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I have a observer setup as follows:

class FeedObserver < ActiveRecord::Observer
  observe :permission
  def after_destroy(record)

    Rails.logger.info 'XXXXXXXXXXXXXXXXXXXXXXXXX    Feed Observer - after_destroy      XXXXXXXXXXXXXXXXXXXXXXXXXXX'
    Rails.logger.info record.inspect
    Rails.logger.info record.class.name
    Rails.logger.info record.class
    Rails.logger.info 'XXXXXXXXXXXXXXXXXXXXXXXXX    Feed Observer - after_destroy      XXXXXXXXXXXXXXXXXXXXXXXXXXX'

  end

end

In the logs this ends up looking a little like:

XXXXXXXXXXXXXXXXXXXXXXXXX    Feed Observer - after_destroy      XXXXXXXXXXXXXXXXXXXXXXXXXXX
#<Permission id: 52, project_id: 12, role_id: 2, user_id: 1>
Permission
Permission
XXXXXXXXXXXXXXXXXXXXXXXXX    Feed Observer - after_destroy      XXXXXXXXXXXXXXXXXXXXXXXXXXX

The problem with this is that in my permissions controller there are two methods that can delete a permission object, destory and leaveproject..

In the observer, how can I determine what method was called that resulted in the Feed observer being called?

Thanks

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up vote 0 down vote accepted

Well you can't know, but i don't it should be that hard to find out.

its after destroy, if you are following conventions, it should be in the feeds_controller.rb ie FeedsController#destroy , or in case of :dependent => :destroy associations, it should be in the associations controller in the destroy action.

another simple way is too raise a dummy error using the ruby raise method, and walk your self through the stack trace

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Try Kernel#caller which will return the backtrace at that point in the execution stack. Try it like this:

def after_destroy(record)
  Rails.logger.info caller.join("\n")
  ...

You'll get a bit of output but if you skip over the rails framework stuff you should find your controller code.

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If this is really important for you, a much simpler solution is probably to create your own method on the model class to call the destroy and directly performs any cleanup stuff. This function could then receive additional info about caller. Something like this could work:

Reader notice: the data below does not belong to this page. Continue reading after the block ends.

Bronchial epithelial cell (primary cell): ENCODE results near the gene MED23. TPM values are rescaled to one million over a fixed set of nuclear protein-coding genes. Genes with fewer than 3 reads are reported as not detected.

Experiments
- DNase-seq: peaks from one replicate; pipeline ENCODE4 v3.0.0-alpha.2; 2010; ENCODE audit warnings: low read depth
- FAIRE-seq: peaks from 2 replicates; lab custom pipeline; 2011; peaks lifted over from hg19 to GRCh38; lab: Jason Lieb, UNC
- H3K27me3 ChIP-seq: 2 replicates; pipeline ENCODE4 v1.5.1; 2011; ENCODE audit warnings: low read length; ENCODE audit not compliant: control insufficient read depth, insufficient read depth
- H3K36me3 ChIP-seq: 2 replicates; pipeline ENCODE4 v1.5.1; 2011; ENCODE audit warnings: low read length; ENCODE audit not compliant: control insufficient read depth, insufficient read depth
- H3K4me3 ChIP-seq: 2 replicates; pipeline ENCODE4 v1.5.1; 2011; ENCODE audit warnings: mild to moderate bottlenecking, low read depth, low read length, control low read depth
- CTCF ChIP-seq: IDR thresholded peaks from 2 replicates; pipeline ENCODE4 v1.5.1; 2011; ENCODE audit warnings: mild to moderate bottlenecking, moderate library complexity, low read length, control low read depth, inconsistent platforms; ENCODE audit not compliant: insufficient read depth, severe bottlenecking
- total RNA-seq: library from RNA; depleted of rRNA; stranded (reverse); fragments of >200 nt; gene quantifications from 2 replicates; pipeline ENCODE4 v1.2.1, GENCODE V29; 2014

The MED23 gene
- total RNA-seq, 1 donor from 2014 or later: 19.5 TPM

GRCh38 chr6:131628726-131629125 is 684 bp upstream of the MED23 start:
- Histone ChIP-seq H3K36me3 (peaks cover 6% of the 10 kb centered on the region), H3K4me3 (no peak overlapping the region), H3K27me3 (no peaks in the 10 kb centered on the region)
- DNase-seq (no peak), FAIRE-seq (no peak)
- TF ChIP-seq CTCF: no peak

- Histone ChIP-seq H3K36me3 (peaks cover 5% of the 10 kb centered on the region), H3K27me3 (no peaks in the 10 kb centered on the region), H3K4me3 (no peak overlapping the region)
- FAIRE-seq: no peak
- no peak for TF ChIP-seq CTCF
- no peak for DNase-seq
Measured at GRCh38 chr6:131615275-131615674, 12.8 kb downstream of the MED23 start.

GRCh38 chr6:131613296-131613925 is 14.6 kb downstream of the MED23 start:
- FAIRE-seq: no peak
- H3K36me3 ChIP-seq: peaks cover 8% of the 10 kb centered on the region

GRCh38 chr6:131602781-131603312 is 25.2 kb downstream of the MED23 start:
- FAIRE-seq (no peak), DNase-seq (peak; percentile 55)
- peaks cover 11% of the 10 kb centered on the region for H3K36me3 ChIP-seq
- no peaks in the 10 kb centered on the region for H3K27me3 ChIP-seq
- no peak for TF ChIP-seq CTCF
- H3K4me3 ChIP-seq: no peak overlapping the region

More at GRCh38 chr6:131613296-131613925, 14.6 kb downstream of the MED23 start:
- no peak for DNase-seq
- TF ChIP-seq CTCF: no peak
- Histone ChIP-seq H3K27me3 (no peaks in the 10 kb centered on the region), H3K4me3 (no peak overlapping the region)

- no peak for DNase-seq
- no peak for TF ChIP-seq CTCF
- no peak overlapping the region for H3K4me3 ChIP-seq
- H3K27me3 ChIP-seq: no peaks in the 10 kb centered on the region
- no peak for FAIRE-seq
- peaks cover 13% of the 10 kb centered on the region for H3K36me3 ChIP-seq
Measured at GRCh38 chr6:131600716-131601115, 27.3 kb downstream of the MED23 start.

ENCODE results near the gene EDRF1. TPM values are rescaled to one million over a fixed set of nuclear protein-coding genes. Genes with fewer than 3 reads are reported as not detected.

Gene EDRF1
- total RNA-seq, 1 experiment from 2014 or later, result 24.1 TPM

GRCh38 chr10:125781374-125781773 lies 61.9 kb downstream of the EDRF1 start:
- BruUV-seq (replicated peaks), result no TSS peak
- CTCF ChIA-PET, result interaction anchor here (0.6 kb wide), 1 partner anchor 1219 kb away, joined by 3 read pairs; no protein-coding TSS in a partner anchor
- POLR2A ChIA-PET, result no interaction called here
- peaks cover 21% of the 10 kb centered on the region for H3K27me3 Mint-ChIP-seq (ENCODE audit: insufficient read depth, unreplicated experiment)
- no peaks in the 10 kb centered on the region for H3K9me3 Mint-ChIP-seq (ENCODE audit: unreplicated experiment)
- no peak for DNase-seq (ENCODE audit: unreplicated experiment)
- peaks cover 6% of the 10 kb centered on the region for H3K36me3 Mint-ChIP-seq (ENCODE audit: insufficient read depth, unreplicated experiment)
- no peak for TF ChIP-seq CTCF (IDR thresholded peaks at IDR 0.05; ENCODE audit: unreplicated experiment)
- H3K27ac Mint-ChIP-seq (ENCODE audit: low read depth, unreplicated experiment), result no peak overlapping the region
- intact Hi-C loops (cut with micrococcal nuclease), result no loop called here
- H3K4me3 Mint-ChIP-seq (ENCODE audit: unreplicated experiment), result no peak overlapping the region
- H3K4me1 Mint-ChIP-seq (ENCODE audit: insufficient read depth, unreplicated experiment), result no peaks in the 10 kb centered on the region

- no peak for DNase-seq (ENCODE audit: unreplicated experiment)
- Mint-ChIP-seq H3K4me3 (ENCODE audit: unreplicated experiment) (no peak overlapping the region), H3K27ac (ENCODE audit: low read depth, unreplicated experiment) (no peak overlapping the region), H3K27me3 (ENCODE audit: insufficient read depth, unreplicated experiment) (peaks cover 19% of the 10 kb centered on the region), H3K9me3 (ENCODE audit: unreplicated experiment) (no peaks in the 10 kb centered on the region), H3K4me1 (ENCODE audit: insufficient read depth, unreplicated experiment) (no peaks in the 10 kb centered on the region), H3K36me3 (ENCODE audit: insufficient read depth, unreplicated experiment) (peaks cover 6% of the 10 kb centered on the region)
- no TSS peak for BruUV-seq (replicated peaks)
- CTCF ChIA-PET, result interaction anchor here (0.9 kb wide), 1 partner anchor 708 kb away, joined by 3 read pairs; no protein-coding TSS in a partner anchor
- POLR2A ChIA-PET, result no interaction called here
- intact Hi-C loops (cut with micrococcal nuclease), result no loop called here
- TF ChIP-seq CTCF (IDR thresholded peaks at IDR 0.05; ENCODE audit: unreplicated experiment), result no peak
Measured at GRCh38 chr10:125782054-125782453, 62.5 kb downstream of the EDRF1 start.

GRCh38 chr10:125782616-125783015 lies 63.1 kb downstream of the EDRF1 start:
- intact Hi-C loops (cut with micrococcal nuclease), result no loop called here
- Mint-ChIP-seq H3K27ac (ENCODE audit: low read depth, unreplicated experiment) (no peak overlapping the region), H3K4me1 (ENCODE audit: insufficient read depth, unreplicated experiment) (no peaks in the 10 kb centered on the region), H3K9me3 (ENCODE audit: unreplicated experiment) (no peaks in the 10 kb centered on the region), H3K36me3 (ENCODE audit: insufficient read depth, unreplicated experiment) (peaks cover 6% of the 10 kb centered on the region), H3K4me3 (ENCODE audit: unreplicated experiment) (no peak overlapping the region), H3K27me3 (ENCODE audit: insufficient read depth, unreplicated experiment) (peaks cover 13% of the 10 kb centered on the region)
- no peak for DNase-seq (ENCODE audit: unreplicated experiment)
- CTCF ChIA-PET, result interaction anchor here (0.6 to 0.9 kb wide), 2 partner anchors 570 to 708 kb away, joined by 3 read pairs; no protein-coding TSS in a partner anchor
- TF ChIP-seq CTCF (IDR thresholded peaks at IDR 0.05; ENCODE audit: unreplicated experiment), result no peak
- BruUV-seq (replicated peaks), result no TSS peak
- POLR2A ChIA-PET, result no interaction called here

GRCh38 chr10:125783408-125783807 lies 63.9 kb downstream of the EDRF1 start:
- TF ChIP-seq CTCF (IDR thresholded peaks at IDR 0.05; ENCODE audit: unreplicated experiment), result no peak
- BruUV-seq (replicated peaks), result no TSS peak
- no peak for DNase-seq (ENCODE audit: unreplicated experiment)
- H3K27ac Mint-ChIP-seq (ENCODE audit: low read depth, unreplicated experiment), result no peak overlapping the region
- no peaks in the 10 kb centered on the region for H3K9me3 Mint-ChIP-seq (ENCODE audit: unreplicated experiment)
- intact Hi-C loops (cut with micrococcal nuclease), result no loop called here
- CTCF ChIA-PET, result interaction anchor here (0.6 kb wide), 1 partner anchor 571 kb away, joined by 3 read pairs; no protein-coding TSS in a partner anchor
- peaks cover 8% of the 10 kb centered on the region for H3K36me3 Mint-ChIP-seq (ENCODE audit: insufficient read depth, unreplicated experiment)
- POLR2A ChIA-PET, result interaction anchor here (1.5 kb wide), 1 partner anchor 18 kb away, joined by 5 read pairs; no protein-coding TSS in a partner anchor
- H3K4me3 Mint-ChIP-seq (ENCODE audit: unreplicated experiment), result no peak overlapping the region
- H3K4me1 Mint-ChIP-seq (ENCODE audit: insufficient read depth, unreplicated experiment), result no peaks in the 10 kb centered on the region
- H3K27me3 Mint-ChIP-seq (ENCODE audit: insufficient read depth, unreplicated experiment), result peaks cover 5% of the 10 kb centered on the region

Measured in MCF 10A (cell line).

class Work < ActiveRecord::Base
  def destroy_work(from)
    self.destroy
    Rails.logger.info "The work with the id of #{id} got destroyed by #{from}"
  end
end

By not relying on fancy meta-programming (like inspecting the call stack) you make your program much more resilient and also much easier to understand. The same applies for callbacks and even more so external observer classes. In the original model, there are usually only little traces of the existence of the callbacks (if at all). This makes analyzing behavior very complicated and error prone as you can easily overlook potentially important parts of your business logic. By implementing straight forward functions, you make your logic easier to understand as it follows a simple straight line.

If in doubt, always the stupidest and simplest thing that could possibly work. You generally have to be twice as clever to debug code as you have to be to write it. So doing clever things might lead to effectively unmaintainable code later on as people are just not clever enough to understand your logic flows.

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